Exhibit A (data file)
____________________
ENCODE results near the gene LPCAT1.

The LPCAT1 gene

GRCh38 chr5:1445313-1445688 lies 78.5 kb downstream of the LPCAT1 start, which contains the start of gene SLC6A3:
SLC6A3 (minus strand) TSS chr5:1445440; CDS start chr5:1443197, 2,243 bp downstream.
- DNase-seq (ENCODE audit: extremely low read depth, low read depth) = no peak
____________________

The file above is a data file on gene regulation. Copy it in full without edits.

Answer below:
ENCODE results near the gene LPCAT1.

The LPCAT1 gene

GRCh38 chr5:1445313-1445688 lies 78.5 kb downstream of the LPCAT1 start, which contains the start of gene SLC6A3:
SLC6A3 (minus strand) TSS chr5:1445440; CDS start chr5:1443197, 2,243 bp downstream.
- DNase-seq (ENCODE audit: extremely low read depth, low read depth) = no peak